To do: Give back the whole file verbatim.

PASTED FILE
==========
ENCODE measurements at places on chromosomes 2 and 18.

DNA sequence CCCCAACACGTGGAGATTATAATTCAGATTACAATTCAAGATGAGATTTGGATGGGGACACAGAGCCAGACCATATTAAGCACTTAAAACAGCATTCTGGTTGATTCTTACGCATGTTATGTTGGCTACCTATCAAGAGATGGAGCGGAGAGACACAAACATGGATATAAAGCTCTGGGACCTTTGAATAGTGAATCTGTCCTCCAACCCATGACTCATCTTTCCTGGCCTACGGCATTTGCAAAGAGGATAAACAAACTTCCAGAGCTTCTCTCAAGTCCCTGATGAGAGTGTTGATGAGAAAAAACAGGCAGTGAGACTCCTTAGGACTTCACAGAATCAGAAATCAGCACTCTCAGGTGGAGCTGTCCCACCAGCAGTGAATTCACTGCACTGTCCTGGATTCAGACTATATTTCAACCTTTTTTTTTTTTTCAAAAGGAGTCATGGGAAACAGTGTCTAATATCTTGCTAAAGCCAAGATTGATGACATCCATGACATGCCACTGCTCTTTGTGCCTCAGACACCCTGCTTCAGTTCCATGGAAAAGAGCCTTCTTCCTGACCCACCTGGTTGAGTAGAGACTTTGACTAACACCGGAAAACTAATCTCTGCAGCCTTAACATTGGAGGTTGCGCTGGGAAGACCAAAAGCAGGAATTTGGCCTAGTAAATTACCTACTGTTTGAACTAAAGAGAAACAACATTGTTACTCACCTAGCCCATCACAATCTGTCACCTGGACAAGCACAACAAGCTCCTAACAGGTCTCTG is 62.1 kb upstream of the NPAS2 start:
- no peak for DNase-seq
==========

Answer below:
ENCODE measurements at places on chromosomes 2 and 18.

DNA sequence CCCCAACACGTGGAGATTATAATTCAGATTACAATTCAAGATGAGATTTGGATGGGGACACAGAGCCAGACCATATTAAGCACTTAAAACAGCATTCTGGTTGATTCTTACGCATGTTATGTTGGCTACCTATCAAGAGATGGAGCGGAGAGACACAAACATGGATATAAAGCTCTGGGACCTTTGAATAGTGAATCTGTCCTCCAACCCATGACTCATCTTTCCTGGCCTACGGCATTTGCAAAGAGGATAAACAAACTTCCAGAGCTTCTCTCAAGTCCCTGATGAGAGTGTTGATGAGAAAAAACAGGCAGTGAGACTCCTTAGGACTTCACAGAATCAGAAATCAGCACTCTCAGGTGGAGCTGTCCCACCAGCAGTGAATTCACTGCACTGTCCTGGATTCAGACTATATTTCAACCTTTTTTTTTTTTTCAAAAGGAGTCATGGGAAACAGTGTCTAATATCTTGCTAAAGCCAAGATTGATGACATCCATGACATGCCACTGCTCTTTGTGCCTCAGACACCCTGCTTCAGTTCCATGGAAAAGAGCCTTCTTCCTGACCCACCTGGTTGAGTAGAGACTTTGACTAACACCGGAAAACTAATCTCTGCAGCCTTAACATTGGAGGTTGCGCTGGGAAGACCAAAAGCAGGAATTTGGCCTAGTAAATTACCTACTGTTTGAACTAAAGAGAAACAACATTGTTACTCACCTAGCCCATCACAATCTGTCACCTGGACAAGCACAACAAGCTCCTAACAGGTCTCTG is 62.1 kb upstream of the NPAS2 start:
- no peak for DNase-seq